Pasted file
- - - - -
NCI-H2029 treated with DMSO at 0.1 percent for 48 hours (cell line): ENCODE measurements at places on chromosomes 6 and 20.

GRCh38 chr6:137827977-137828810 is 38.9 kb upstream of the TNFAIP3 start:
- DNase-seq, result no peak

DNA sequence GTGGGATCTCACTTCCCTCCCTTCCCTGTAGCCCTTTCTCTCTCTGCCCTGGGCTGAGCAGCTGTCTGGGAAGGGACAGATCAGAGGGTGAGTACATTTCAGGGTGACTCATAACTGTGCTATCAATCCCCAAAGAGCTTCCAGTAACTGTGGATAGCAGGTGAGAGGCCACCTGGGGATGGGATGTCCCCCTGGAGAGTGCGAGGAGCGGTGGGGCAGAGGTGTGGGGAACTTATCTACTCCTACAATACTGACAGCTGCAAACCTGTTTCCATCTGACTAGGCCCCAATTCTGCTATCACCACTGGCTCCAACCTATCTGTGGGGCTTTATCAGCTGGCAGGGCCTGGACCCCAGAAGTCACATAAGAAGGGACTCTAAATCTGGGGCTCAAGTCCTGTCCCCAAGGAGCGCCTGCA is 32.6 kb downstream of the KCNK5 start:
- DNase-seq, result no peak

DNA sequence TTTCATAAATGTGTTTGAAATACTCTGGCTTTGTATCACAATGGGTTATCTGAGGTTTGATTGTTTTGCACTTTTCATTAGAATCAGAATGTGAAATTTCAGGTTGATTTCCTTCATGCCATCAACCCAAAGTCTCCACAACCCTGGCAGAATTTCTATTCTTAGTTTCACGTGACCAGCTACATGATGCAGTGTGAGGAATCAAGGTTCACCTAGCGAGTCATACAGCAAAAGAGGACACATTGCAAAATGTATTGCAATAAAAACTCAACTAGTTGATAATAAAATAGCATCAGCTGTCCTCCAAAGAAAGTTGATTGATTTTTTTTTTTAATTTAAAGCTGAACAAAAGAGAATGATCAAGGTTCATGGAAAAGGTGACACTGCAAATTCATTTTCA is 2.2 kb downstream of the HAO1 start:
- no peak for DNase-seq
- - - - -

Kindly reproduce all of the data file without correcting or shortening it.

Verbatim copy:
NCI-H2029 treated with DMSO at 0.1 percent for 48 hours (cell line): ENCODE measurements at places on chromosomes 6 and 20.

GRCh38 chr6:137827977-137828810 is 38.9 kb upstream of the TNFAIP3 start:
- DNase-seq, result no peak

DNA sequence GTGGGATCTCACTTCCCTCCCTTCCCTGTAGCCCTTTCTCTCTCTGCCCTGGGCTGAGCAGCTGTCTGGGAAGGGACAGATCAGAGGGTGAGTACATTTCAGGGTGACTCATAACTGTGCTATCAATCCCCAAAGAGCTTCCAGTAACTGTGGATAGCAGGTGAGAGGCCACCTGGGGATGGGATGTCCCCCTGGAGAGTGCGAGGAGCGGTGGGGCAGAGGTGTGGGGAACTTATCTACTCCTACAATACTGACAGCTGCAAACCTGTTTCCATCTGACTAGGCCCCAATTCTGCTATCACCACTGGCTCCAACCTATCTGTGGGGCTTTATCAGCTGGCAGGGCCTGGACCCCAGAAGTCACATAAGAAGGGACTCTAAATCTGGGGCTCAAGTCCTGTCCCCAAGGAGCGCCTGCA is 32.6 kb downstream of the KCNK5 start:
- DNase-seq, result no peak

DNA sequence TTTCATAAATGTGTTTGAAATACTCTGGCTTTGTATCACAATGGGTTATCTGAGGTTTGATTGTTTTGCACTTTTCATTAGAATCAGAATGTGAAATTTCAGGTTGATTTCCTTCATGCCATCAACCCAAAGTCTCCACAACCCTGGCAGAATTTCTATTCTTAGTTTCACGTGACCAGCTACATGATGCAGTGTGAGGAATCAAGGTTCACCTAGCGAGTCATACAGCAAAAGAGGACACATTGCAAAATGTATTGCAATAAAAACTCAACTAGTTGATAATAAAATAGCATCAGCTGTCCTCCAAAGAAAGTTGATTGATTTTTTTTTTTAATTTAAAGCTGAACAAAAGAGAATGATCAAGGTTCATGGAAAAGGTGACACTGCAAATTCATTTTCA is 2.2 kb downstream of the HAO1 start:
- no peak for DNase-seq